Intharas Terren – “This august Assembly of People wish me to identify Minakas Akam?  He’s sitting right over there... the Spark of the Sun’s Ray Elect, Minis Aan and Minakas Akam are the same person.  He took a number of aliases when he was in hiding and has... under truth drug and in front of a ballroom full of (I could hear the swearing sprinkled liberally through here, though none passed his lips.  You could see it in his look as the various Assembly people asked him their questions.) ... a ballroom full of Writers... scribblers every one and revealed every one of the hidden names.  There’s a transcript as well as this one’s personal account in the Pages of Arko.”  I could feel him wanting to say you thunder-mugging morons!

Assemblyman Sakit – “... but if he’s lied about who he is before how can we trust him to be who he says he is now?  He was a Dyer messenger boy perfectly enough to hide as one... who is to say this is not some fessas boy... Sinimas Akam... who took the real Minis’s place?  Who is to say that this lying boy is the real Minis Aan?”

I could feel Grandfather stiffen at the more egregious stupidities, though he of course didn’t show any such thing to anyone not immediately next to him with chair-arms touching.  When his turn came to speak he slowly rose to his full height and waited for silence to come into the chamber.


Since tomorrow is Canada Day, I shall be taking the day off.  The next installment will be Monday, July 4th.  Have a good weekend everyone.

Wednesday, June 29, 2011

514 - To My Face?

A comment came to Assembly a few days afterwards, to be added to the Mahid debate.  It was a letter from Ilesias Mahid, from Yeola-e.  It was very short, no more than two lines.  “After the Sack, when Clan Mahid seemed to be ended, I thanked my Great Noble God that no child would ever again be raised as I was.  To the Assembly’s consideration… please let that remain so.”

It looked like it was going to be a short debate today, with mostly public commentary being added to the Mahid debate, which looked like it would be adopted, with modifications to Rafas’s original proposal, to assuage people’s fears and concerns, and to improve upon the idea of Mahid as far as the Empire was concerned.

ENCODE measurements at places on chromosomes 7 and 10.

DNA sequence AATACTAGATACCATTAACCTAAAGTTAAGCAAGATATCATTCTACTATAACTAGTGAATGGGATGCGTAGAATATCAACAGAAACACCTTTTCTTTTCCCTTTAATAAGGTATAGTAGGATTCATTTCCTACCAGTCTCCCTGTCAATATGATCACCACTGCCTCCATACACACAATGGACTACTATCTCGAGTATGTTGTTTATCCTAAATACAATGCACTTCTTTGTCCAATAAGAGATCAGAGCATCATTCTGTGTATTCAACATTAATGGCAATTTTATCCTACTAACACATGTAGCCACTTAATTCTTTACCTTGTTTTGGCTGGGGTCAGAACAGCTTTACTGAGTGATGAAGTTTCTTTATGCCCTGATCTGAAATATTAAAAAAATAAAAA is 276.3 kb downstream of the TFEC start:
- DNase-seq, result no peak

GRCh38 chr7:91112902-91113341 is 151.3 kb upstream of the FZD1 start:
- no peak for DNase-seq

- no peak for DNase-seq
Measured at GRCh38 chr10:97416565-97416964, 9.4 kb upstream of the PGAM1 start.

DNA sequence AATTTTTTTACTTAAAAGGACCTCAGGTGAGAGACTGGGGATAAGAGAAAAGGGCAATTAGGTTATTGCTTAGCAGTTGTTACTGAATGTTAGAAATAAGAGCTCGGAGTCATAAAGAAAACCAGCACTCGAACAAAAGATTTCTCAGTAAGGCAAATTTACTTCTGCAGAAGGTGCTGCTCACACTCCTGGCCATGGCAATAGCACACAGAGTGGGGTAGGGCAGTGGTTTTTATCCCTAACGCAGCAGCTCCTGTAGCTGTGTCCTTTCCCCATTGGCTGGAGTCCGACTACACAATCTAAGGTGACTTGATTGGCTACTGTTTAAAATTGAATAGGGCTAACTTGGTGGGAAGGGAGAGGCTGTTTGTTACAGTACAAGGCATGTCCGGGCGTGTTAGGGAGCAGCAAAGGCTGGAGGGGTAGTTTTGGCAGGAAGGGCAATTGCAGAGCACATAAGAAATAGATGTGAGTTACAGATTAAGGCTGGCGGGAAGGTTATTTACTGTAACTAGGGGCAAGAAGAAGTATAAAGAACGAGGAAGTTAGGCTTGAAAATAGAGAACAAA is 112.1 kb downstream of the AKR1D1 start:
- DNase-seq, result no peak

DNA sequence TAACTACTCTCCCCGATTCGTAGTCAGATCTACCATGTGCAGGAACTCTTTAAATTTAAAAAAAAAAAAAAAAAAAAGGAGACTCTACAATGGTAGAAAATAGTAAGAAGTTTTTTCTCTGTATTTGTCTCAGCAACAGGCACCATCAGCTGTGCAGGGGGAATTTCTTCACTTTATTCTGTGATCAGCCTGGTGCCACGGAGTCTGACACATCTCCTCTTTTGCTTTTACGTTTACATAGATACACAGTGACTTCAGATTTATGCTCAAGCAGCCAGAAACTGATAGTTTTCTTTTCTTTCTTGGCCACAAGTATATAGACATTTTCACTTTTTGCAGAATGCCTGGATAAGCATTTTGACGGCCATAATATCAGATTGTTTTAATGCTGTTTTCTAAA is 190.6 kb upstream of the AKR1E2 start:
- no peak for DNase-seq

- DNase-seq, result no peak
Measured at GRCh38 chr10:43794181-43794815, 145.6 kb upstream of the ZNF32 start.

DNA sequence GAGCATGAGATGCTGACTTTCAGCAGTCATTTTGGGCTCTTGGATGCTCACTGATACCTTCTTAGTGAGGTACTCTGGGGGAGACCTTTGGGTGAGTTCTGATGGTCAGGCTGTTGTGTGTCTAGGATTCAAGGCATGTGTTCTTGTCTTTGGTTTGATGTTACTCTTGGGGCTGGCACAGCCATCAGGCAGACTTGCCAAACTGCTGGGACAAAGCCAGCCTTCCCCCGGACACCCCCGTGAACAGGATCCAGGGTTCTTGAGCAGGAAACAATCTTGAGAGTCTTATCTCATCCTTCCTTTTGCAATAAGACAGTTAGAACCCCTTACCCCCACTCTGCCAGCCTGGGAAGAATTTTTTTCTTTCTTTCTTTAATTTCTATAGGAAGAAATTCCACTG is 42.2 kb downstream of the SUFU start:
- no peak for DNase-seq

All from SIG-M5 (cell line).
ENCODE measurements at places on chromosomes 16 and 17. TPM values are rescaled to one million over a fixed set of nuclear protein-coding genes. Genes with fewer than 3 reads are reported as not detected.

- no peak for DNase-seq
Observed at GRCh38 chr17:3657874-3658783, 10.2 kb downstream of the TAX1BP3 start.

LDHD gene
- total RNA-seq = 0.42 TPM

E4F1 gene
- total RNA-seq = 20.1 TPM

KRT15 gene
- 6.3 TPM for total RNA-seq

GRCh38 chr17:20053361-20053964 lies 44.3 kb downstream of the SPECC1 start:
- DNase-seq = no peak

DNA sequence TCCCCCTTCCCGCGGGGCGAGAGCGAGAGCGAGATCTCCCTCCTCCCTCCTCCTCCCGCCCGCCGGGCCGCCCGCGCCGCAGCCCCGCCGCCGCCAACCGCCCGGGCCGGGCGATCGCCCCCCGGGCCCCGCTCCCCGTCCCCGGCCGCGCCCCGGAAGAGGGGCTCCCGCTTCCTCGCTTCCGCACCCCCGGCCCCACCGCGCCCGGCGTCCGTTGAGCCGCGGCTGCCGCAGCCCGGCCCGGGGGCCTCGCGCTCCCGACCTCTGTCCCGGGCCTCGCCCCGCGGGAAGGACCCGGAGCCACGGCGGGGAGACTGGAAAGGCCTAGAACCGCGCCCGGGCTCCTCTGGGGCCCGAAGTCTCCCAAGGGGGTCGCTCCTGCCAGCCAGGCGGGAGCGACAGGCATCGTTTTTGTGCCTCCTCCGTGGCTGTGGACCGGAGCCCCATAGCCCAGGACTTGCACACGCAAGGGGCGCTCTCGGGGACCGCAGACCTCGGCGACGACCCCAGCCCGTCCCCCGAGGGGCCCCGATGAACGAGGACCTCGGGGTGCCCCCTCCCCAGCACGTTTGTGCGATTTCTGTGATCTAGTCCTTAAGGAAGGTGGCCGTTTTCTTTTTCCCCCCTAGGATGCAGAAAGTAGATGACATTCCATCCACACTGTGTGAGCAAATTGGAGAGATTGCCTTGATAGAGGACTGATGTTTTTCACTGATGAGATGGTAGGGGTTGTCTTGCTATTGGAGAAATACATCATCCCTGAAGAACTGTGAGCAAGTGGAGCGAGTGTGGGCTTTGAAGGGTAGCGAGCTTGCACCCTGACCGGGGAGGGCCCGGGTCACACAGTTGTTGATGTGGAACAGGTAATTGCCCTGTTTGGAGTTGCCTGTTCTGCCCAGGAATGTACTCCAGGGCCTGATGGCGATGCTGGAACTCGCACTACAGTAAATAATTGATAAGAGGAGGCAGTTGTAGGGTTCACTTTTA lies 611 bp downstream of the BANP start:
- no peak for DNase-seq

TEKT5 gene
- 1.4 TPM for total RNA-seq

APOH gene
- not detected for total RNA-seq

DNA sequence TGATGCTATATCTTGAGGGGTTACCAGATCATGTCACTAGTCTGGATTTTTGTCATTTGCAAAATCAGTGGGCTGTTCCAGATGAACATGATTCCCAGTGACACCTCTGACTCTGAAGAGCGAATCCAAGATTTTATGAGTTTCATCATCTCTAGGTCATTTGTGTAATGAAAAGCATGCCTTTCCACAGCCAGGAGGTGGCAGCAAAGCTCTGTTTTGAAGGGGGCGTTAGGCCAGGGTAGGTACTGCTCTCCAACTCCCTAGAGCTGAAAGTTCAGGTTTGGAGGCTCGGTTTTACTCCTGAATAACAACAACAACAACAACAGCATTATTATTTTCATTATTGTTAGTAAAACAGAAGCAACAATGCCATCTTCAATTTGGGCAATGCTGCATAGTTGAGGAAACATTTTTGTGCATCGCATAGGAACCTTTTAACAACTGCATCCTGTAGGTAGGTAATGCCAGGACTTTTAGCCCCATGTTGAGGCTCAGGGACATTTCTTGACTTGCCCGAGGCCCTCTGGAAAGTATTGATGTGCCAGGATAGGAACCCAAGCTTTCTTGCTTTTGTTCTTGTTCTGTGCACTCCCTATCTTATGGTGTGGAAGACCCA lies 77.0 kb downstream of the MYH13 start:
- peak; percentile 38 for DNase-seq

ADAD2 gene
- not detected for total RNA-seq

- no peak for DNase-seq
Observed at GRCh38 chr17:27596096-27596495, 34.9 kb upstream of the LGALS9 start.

The last item up on the list that I had read the night before while I dried out in the Heir’s library and tried not to smirk at Ilesias’s complaints of how the Mahid girls had thrown him into the Grand Allee fountain.  It said simply ‘Presentation of Petition.  Request for validation of papers.”

Everyone was stirring a bit when Assemblyman Bagofas, from Shika District began his presentation.  He seemed a little embarrassed by what he was presenting though nothing he’d said yet was anything special.

“… the petition I bring before my fellow Assemblymen and women… because there are sufficient signatures… I must.

“We, the undersigned, do not believe that Minis Kurkas Joras Amitzas Aan is legitimately a candidate for Imperator, because his birth certificate, for Muunas the First, is a fake and admittedly faked.  There is no legitimate day that exists in the Arkan calendar that is a valid birthday for the aformentioned Minis Aan.  We contend that the official date of this person is a day that officially does not exist, therefore anyone born upon such a day cannot officially exist, at least not in any governmental or official capacity.”  The Assemblyman kept his composure well while he read this argument, but there was a blush creeping up the back of his neck that I could see all the way over to my chair.

There was a moment of silence and then a wave of laughter rose up in the Assembly, but mixed in I could hear a few voices calling for real debate…  a ten or so of the most conservative Assemblymen were on their feet, raising their hands for attention and speaking turns, the looks on their faces as if someone had just handed them a gem or a treat of some kind.  Did they honestly think they could use this petition?

The question had to be debated because it was a valid petition, correctly presented, but truly? Honestly?  They were going to try and argue – to my face?—that I did not exist in a governmental capacity?

Tuesday, June 28, 2011

513 - Not Much Roe in Me

The river was a great deal warmer than the one I’d been flung into in Yeola-e, but the shock was much harder.  It felt like my whole behind and back stung and then there were the bubbles.  I spread my arms out and paddled for the surface and the boat that was standing by.  Shen.  Shen.  Shen. Shen.  It was all bubbles and foam and the fikken harness that I couldn’t strip out of.  A twitch, a jerk.  Someone had caught one of the cables still attached to me and they hauled me out of the Arkan river like some outsized and flopping fish.

I coughed for a moment then managed, “I don’t have much roe in me.  You’ll have to throw me back.”  The solas who had just pulled me out mostly laughed, there hadn’t been good roe-fish in the Arkan for five hundred years.  I knew the men from the elite, from training on the roof.  Of course they would be on the boat if there was any danger of me going in.  There weren’t enough Mahid to have them there.  I hadn’t thought to arrange any of this security, so Joras must have.

I glanced up just in time to see him and his hurler launch.  As I was rowed back to the bank and to the waiting horse to ride back up to the Rim, I watched as they spiraled up.  One of the solas offered me a bath towel to begin drying off.